The overall goal of the proposed research is to determine the effects of forcing 0.1 Hz oscillations in arterial pressure on cerebral blood flow and cerebral tissue oxygenation during simulated hemorrhage in humans. Hemorrhage challenges blood flow to the brain, an organ especially susceptible to disruptions in blood flow oxygen delivery. Therapies that preserve blood flow and oxygenation to the brain are needed to ensure tissue survival during hemorrhage. Previously, we have shown an association between spontaneous 0.1 Hz oscillations in arterial pressure and improved tolerance to reduced cerebral blood flow during central hypovolemia in humans. Our central hypothesis is that forcing 0.1 Hz oscillations in arterial pressure and cerebral blood flow will protect cerebral oxygenation during challenges to perfusion. In Specific Aim 1 we will measure blood flow to the brain through the internal carotid and vertebral arteries to assess the effects of 0.1 Hz oscillations in arterial pressure on inflow into the cerebral tissues under simulated hemorrhage conditions. We hypothesize that 0.1 Hz oscillations in arterial pressure will attenuate decreases in blood flow to the brain during simulated hemorrhage. Another factor that could contribute to protections in cerebral blood flow with oscillatory perfusion is redistribution of blood flow from peripheral tissues towards the brain. In Specific Aim 2 we will measure efferent sympathetic activity and neurovascular transduction to determine the effect of 0.1 Hz oscillations in arterial pressure on peripheral vasoconstriction under simulated hemorrhage conditions. We hypothesize that efferent sympathetic activity, neurovascular transduction and peripheral vasoconstriction will increase during simulated hemorrhage with applied 0.1 Hz oscillations, subsequently protecting central blood volume. The rationale for the proposed research is to develop a new intervention to treat reductions in cerebral blood flow and oxygenation in various clinical conditions such as hemorrhage, cardiac arrest, stroke, and sepsis. This approach is innovative in that it addresses a novel mechanism for maintaining cerebral tissue perfusion and oxygenation by utilizing 0.1 Hz oscillations in arterial pressure. This research will fill the gap in our knowledge regarding the potential utility of 0.1 Hz oscillations in arterial pressure on protecting cerebral blood flow and cerebral tissue oxygenation during conditions of reduced cerebral perfusion.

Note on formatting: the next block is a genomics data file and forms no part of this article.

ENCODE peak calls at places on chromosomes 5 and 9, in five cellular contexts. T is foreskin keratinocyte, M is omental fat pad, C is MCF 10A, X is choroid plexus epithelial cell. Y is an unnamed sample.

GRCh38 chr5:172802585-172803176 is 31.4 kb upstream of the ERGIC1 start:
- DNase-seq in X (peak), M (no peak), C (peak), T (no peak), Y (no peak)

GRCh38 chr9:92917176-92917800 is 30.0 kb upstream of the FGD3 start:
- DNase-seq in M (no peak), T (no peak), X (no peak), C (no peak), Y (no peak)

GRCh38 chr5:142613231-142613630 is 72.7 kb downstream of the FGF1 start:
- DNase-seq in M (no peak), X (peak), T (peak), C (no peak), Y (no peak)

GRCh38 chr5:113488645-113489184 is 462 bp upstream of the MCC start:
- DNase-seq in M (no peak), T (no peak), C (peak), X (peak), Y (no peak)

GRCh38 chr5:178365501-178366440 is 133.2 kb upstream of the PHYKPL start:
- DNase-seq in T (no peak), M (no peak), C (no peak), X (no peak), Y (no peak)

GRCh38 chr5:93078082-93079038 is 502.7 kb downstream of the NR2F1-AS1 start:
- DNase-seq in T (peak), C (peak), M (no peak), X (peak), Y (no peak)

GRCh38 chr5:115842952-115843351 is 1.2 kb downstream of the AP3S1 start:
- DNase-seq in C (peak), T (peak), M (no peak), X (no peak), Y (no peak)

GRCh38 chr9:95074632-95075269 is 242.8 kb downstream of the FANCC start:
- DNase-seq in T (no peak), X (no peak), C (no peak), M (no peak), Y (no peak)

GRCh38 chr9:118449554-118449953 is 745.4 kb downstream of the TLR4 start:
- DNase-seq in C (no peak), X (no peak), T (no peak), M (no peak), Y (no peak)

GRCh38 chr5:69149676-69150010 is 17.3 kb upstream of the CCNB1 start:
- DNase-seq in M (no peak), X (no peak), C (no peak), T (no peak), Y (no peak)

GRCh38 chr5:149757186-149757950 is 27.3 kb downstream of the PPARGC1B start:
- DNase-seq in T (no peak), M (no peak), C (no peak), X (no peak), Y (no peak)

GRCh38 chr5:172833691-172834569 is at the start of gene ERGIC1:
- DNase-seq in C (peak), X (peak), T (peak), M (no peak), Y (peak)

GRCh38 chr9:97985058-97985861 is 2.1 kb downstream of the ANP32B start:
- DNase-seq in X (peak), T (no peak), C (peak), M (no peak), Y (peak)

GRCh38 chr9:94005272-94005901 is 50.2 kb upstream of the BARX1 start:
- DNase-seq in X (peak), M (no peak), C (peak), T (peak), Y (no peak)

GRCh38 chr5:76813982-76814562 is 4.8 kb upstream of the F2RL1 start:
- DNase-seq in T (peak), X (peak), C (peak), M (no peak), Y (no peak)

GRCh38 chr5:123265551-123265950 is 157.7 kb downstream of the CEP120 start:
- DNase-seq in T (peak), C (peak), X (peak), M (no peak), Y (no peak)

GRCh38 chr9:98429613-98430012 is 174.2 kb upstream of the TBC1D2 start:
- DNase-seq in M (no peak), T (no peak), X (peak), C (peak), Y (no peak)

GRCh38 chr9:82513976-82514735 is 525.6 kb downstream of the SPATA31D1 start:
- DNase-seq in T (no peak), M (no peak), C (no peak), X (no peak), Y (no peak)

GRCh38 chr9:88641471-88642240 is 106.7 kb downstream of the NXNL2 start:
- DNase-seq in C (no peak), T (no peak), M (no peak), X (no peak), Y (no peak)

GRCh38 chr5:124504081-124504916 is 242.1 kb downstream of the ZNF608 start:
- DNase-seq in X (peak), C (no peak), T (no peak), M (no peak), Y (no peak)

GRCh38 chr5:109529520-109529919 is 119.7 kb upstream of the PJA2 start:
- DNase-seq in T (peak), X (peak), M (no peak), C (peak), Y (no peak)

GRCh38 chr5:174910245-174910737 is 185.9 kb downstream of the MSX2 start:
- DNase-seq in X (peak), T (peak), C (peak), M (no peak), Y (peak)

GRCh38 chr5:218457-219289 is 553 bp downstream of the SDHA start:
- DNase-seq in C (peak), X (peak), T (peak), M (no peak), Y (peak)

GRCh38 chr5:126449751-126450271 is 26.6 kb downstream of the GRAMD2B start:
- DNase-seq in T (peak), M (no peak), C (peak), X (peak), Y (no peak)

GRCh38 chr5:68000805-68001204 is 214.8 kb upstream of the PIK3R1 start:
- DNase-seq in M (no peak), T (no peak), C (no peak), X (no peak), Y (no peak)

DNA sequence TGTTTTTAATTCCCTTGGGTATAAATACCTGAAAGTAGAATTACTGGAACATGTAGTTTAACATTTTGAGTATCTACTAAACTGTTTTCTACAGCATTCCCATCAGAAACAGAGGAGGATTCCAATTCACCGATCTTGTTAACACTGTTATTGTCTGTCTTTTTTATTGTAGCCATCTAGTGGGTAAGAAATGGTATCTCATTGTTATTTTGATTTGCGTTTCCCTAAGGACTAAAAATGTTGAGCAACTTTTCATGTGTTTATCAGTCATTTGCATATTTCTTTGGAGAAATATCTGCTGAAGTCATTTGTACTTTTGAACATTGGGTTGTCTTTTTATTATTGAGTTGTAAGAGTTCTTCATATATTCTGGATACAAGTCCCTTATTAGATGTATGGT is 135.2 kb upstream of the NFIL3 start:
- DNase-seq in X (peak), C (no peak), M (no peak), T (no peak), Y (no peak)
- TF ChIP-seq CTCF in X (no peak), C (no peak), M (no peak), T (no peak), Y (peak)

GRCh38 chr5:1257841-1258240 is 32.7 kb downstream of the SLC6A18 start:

|Program type||Predoctoral Fellowship|
|Effective start/end date||01/01/2020 → 04/30/2022|